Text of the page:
TP: There are films that speak very directly to our times and that’s not always the case with documentary films. Sometimes films need more of a gestation period. I remember for instance a couple of years ago we saw some films that were reflective of Donald Trump’s administration, like Errol Morris’s  film about Steve Bannon [American Dharma] and so on. Those took a couple years to process after the events that they were reflecting on. This year, we happen to have more films that feel like they are very much of the moment, whether it’s 76 Days, which speaks to the moment because it was completely made in 2020, or a film like MLK /FBI that is about a historical period of Martin Luther King in the 1960s, but has themes that sadly still resonate today in the relationship between the U.S. government and people calling for greater recognition of civil rights in the United States.

The festival has talked a lot about diversity in recent years, and especially now in light of BLM. What does increased diversity look like for TIFF this year? What voices and perspectives are being brought to the forefront?

TP: As part of our special events, Cameron Bailey selected four films to recognize the anniversary of the Planet Africa section.

I remember that year in 1995, and what was so exciting about that section is that it took films that might otherwise have been marginalized at the festival and gave them their own spotlights. That became one of the most exciting and sought-after sections at the festival.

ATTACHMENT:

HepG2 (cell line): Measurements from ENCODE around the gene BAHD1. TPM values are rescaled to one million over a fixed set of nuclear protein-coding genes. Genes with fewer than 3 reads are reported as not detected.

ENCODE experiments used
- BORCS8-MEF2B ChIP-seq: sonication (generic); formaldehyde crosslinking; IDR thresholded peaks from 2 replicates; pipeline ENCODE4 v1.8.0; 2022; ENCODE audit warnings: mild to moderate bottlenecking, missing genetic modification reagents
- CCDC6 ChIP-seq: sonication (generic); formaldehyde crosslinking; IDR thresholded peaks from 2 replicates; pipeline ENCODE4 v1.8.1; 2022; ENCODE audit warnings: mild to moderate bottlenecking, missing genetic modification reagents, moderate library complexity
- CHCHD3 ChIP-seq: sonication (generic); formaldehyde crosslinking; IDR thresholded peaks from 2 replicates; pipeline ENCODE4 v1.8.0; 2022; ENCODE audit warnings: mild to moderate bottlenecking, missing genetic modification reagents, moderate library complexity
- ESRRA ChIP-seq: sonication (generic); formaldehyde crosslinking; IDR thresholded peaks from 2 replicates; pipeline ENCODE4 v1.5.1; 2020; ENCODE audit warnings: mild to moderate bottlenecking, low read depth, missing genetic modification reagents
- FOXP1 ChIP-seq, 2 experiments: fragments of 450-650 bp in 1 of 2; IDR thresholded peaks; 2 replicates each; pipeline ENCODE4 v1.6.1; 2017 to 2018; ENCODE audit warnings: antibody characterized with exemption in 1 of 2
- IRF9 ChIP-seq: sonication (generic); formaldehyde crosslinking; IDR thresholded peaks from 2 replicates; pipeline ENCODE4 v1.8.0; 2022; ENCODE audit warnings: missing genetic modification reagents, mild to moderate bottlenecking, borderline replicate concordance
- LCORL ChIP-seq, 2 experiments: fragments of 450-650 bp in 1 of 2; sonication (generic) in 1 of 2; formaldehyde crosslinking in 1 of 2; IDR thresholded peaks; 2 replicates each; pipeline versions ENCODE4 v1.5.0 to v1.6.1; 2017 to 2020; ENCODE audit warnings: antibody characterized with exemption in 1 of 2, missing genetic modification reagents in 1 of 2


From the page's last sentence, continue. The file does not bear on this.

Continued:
So I thought it was very meaningful of Cameron this year to shine a light on that history. And he does so by picking four new films this year, three of which are documentaries. One is called 40 Years A Prisoner by the director Tommy Oliver. Another is by a director from Congo, Dieudo Hamadi — who was last at TIFF a few years ago with his film National Diploma — and his new film is called Downstream to Kinshasa, which was also an official selection of Cannes this year. And the third documentary is a new film by Dawn Porter — who earlier this year made the John Lewis documentary [John Lewis: Good Trouble] — called The Way I See It, about Barack Obama’s white house photographer, Pete Souza. It’s going to be released later this fall by Focus Features.

This umbrella of Planet Africa speaks to the festival’s history of shining light on this work, but takes on a greater meaning this year when Black Lives Matter has been one of the most important cultural developments in North America.

Are there any emerging filmmakers in this year’s lineup that you’re excited to introduce?

TP: Egyptian filmmaker Mayye Zayed’s Life Like A Girl. That’s a film that was championed by my colleague Kiva Reardon, who scouts films from the Middle East and Africa.

I think of Dieudo Hamadii in Congo, who’s had films in major festivals before, but is still relatively unknown in North America. And it remains a very rare thing to get a filmmaker based in Congo. So many documentaries that we’ve seen over the years from Africa have been made by people from outside the continent. So those are two examples of films that I’m excited about.

Amongst the Canadian titles, the film No Ordinary Man [directed by Aisling Chin-Yee and Chase Joynt]. It’s a film that has really stayed with me strongly since I saw it earlier this summer. I keep thinking about that one.

What are you most excited for this year?

TP: I’m excited that we get to have a festival that is going to give a platform to these filmmakers and is going to connect audiences to them in a different way. In some ways, we’ll miss things about the regular experience of Toronto, but in some ways I’m excited for viewers across Canada who might not otherwise get to experience the Toronto Film Festival to get to experience it from their homes. I do not take it for granted that we get to have this festival this year. There are many film festivals that could not take place this year.

TIFF as an organization took gigantic financial hits like any arts organization did in 2020, and the ability of Cameron and [co-head] Joana Vicente to lead the organization and make it possible that this festival can happen — new films can be shown with audiences watching them and giving feedback to them –  is really nothing short of a miracle.